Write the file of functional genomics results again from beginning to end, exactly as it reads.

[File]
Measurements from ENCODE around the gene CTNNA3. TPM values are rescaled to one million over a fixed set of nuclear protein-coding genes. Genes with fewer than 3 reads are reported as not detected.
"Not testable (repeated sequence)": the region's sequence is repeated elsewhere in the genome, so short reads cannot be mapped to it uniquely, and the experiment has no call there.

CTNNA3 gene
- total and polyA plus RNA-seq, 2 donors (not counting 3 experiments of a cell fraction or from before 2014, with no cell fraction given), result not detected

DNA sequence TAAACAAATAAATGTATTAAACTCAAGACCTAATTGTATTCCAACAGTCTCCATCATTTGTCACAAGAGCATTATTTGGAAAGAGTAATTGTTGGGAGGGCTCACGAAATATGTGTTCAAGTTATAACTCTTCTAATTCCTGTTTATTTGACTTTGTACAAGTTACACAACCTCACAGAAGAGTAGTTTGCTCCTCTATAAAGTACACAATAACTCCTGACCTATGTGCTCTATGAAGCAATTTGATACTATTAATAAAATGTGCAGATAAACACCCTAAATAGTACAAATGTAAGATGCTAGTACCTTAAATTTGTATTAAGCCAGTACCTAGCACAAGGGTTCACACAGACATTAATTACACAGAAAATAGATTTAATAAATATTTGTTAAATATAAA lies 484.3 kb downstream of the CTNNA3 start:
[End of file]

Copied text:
Measurements from ENCODE around the gene CTNNA3. TPM values are rescaled to one million over a fixed set of nuclear protein-coding genes. Genes with fewer than 3 reads are reported as not detected.
"Not testable (repeated sequence)": the region's sequence is repeated elsewhere in the genome, so short reads cannot be mapped to it uniquely, and the experiment has no call there.

CTNNA3 gene
- total and polyA plus RNA-seq, 2 donors (not counting 3 experiments of a cell fraction or from before 2014, with no cell fraction given), result not detected

DNA sequence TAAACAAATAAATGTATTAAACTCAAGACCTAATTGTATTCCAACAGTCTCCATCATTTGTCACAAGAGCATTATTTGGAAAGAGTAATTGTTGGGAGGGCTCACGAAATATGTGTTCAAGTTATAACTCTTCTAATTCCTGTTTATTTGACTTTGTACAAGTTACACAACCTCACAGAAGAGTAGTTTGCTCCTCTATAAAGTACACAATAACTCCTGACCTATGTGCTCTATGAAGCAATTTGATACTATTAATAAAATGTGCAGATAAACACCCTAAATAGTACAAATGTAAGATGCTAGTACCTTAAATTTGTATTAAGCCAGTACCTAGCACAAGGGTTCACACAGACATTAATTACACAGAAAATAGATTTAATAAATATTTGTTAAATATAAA lies 484.3 kb downstream of the CTNNA3 start: